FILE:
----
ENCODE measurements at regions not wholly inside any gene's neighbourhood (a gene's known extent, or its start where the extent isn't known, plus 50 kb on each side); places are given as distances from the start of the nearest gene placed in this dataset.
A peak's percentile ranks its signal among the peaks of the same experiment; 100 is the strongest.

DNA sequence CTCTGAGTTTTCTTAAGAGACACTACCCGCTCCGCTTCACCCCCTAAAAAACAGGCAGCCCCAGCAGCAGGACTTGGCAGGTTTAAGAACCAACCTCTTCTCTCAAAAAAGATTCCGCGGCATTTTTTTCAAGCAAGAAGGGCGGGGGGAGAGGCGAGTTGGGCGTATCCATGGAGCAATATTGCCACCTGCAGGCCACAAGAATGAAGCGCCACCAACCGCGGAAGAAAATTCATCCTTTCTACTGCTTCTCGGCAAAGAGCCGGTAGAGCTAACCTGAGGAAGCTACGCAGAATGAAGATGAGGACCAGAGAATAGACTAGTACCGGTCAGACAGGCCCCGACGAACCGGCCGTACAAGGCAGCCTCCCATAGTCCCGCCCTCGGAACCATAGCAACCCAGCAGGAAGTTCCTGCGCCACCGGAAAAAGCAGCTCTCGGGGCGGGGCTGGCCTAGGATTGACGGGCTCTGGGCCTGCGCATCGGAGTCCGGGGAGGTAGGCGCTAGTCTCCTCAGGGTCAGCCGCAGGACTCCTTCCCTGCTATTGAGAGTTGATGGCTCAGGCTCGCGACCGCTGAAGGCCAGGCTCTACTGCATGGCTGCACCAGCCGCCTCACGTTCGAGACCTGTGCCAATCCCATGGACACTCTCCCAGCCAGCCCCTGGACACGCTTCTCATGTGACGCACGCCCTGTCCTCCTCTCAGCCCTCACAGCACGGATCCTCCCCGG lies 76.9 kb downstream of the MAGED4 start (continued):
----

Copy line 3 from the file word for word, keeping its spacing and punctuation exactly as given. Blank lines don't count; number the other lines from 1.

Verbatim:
DNA sequence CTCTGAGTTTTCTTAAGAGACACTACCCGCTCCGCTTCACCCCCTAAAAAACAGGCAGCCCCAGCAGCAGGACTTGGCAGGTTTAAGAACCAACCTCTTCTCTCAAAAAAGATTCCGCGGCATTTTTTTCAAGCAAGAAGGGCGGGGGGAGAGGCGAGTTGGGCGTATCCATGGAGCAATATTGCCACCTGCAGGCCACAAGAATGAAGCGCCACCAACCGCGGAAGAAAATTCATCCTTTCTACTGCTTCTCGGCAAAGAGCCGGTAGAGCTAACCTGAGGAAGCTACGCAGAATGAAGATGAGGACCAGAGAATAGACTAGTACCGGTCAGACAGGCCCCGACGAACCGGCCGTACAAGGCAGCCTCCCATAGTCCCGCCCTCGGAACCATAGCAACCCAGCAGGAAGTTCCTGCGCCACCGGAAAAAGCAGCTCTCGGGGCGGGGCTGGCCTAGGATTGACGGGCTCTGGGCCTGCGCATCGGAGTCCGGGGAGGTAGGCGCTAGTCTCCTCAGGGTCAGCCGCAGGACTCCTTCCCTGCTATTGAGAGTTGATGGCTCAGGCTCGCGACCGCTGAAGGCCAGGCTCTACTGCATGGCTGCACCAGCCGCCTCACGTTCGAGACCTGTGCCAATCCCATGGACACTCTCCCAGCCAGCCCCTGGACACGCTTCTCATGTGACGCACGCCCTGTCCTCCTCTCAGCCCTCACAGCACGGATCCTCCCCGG lies 76.9 kb downstream of the MAGED4 start (continued):